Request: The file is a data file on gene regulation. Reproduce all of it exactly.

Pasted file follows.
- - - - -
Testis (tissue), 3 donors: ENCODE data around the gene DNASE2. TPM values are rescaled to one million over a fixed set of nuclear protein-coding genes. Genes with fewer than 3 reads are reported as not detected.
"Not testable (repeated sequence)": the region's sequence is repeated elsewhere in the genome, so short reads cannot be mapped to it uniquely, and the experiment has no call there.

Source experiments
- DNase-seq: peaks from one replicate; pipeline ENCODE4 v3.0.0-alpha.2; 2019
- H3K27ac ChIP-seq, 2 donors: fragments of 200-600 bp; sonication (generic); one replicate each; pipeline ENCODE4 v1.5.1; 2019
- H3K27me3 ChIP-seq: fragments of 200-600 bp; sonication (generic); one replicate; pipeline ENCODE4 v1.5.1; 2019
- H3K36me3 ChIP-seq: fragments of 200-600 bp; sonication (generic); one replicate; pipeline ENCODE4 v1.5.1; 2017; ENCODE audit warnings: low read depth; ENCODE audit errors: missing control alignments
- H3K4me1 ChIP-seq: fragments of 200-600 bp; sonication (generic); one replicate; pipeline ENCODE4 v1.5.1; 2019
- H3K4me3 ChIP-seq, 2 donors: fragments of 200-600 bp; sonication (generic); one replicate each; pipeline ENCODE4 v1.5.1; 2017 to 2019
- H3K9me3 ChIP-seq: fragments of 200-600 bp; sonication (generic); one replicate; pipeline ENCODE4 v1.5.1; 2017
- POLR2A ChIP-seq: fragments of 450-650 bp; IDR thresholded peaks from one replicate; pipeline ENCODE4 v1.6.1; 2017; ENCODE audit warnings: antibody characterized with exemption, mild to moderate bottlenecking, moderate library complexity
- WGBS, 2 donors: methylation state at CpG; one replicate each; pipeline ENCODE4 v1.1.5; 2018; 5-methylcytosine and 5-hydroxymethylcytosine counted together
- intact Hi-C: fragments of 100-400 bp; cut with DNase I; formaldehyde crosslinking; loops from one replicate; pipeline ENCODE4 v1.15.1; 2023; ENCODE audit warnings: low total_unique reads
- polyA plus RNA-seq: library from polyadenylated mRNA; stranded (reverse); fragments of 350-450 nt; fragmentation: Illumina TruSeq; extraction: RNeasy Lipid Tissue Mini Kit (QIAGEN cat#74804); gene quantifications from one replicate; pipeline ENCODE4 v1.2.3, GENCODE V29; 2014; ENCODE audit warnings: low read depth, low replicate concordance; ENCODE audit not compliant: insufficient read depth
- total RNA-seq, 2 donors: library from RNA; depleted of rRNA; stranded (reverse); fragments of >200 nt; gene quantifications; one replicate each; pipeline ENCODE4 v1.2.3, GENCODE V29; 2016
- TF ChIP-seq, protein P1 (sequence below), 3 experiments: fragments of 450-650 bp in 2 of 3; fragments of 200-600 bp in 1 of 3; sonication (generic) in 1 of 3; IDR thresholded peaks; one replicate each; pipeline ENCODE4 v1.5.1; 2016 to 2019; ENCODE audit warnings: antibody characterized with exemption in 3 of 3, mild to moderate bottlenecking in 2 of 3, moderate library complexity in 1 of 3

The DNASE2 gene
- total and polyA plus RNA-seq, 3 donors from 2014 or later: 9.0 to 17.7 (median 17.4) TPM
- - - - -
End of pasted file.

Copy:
Testis (tissue), 3 donors: ENCODE data around the gene DNASE2. TPM values are rescaled to one million over a fixed set of nuclear protein-coding genes. Genes with fewer than 3 reads are reported as not detected.
"Not testable (repeated sequence)": the region's sequence is repeated elsewhere in the genome, so short reads cannot be mapped to it uniquely, and the experiment has no call there.

Source experiments
- DNase-seq: peaks from one replicate; pipeline ENCODE4 v3.0.0-alpha.2; 2019
- H3K27ac ChIP-seq, 2 donors: fragments of 200-600 bp; sonication (generic); one replicate each; pipeline ENCODE4 v1.5.1; 2019
- H3K27me3 ChIP-seq: fragments of 200-600 bp; sonication (generic); one replicate; pipeline ENCODE4 v1.5.1; 2019
- H3K36me3 ChIP-seq: fragments of 200-600 bp; sonication (generic); one replicate; pipeline ENCODE4 v1.5.1; 2017; ENCODE audit warnings: low read depth; ENCODE audit errors: missing control alignments
- H3K4me1 ChIP-seq: fragments of 200-600 bp; sonication (generic); one replicate; pipeline ENCODE4 v1.5.1; 2019
- H3K4me3 ChIP-seq, 2 donors: fragments of 200-600 bp; sonication (generic); one replicate each; pipeline ENCODE4 v1.5.1; 2017 to 2019
- H3K9me3 ChIP-seq: fragments of 200-600 bp; sonication (generic); one replicate; pipeline ENCODE4 v1.5.1; 2017
- POLR2A ChIP-seq: fragments of 450-650 bp; IDR thresholded peaks from one replicate; pipeline ENCODE4 v1.6.1; 2017; ENCODE audit warnings: antibody characterized with exemption, mild to moderate bottlenecking, moderate library complexity
- WGBS, 2 donors: methylation state at CpG; one replicate each; pipeline ENCODE4 v1.1.5; 2018; 5-methylcytosine and 5-hydroxymethylcytosine counted together
- intact Hi-C: fragments of 100-400 bp; cut with DNase I; formaldehyde crosslinking; loops from one replicate; pipeline ENCODE4 v1.15.1; 2023; ENCODE audit warnings: low total_unique reads
- polyA plus RNA-seq: library from polyadenylated mRNA; stranded (reverse); fragments of 350-450 nt; fragmentation: Illumina TruSeq; extraction: RNeasy Lipid Tissue Mini Kit (QIAGEN cat#74804); gene quantifications from one replicate; pipeline ENCODE4 v1.2.3, GENCODE V29; 2014; ENCODE audit warnings: low read depth, low replicate concordance; ENCODE audit not compliant: insufficient read depth
- total RNA-seq, 2 donors: library from RNA; depleted of rRNA; stranded (reverse); fragments of >200 nt; gene quantifications; one replicate each; pipeline ENCODE4 v1.2.3, GENCODE V29; 2016
- TF ChIP-seq, protein P1 (sequence below), 3 experiments: fragments of 450-650 bp in 2 of 3; fragments of 200-600 bp in 1 of 3; sonication (generic) in 1 of 3; IDR thresholded peaks; one replicate each; pipeline ENCODE4 v1.5.1; 2016 to 2019; ENCODE audit warnings: antibody characterized with exemption in 3 of 3, mild to moderate bottlenecking in 2 of 3, moderate library complexity in 1 of 3

The DNASE2 gene
- total and polyA plus RNA-seq, 3 donors from 2014 or later: 9.0 to 17.7 (median 17.4) TPM